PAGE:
The notion of developing a positive workforce experience (WX) that organizations can design and measure for effectiveness is drawing growing attention among company leaders. As HR teams traditionally mobilize to create programs or implement the latest perks, research shows that many organizations are still missing the involvement of the most important stakeholder: the worker.1
While engagement surveys are common, worker agency in designing experience is a critical component for fueling innovation and agility. Experience can also emerge as a pivotal factor in driving engagement, productivity, and business results. Organizations can design an inclusive, worker-centric experience by adopting some of the approaches listed below.
1. Sharpen leadership capabilities that build trusting worker relationships.
To build a culture that reflects humanistic values, organizations can begin with the behaviors of a key influencer of cultural norms—leaders. Research shows that high-performing leaders continuously model “good” behaviors through knowledge-sharing and acceptable levels of risk-taking.2 When organizations create transparency through line of sight and connect workers with the organization’s strategy and purpose, better workforce experiences follow.3 More mature organizations tend to cultivate environments that enable learning and growth as well as leaders who actively foster trust and build a sense of purpose and ownership over work.
At a local level, established feedback channels provide managers and workers alike with a space to discuss worker-specific needs or engage in conversations around potential future changes. Feedback discussions increase worker dialogue with leaders and widen the path to understanding how personal needs align with broader organizational strategies. High-performing organizations reinforce leadership capabilities that communicate the purpose of feedback, facilitate learning from mistakes, and create on-the-fly development. When leadership behaviors reinforce trust, the impact resonates throughout the WX.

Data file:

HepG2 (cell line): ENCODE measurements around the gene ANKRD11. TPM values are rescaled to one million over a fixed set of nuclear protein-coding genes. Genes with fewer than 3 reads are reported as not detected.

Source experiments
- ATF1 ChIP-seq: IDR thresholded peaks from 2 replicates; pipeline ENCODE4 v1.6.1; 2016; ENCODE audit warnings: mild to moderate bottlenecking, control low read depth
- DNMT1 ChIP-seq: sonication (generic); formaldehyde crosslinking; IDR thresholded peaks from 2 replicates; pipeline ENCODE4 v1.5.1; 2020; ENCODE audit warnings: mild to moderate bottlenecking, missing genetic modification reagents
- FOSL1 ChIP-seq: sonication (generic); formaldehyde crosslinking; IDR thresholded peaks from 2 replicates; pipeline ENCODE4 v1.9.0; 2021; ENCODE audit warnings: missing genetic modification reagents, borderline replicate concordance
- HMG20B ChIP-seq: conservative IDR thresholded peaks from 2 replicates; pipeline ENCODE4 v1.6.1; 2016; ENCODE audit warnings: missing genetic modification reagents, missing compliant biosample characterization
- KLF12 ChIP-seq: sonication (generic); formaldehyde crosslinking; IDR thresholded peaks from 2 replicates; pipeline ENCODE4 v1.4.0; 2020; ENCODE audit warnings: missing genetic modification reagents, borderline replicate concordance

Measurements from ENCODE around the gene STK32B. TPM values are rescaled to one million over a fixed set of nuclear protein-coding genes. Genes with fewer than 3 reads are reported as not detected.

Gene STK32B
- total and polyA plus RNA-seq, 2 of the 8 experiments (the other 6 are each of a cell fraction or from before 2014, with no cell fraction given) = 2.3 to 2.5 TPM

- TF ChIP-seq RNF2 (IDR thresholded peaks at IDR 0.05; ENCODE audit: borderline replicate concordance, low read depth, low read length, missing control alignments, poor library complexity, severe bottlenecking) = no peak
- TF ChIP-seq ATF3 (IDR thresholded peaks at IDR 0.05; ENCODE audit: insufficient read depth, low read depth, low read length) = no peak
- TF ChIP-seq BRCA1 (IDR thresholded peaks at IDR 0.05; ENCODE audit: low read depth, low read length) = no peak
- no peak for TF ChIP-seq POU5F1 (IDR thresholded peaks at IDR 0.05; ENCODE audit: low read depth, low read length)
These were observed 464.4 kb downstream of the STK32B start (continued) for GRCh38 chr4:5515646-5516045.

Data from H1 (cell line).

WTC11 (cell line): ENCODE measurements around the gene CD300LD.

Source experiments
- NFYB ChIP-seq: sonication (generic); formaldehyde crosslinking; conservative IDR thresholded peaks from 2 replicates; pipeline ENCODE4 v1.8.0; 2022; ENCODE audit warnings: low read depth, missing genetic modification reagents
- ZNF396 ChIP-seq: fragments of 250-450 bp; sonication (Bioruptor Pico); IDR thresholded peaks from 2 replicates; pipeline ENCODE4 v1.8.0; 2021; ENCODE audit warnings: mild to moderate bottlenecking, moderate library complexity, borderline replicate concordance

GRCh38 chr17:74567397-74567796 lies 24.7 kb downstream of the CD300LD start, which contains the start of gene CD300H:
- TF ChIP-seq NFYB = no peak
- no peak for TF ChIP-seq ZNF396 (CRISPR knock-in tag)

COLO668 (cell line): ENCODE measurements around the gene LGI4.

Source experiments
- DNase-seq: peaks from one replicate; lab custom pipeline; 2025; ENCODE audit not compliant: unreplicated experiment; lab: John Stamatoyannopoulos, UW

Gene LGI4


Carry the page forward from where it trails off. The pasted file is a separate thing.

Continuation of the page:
Call to Action:
- Ensure manager 1:1 conversations are occurring at every level of the organization—all individuals deserve a space to share input.
- Train leaders on organizational strategies that may influence or alter workforce experiences to better prepare them for challenging worker conversations.
- Connect leadership 1:1 meetings with ongoing change initiatives and communicate how worker feedback will be taken into consideration.
2. Design sensing and monitoring approaches to gather feedback around topics most relevant to workers.
Designing a human-centered WX requires organizations to not just listen but to listen to the things that matter most to the workforce. However, rather than surveying workers because it’s the thing to do, organizations should seek meaningful feedback with a purpose in mind.
Listening architectures that allow workers the flexibility to express feedback selectively can broaden the scope of their input. Thus, it is crucial that companies keep all possible listening channels open to effectively gauge worker sentiments and perceptions.
An organization’s approach to measurement should empower workers with greater control over the feedback they provide rather than dictate when information will be collected. To make the measurement process more personal and relevant, organizations should consider how to make surveys more flexible so that they allow workers the opportunity to provide feedback on topics that are of most concern to them, rather than topics talent wants input on. Further, workers should be offered the opportunity to provide real-time, qualitative responses to critical moments.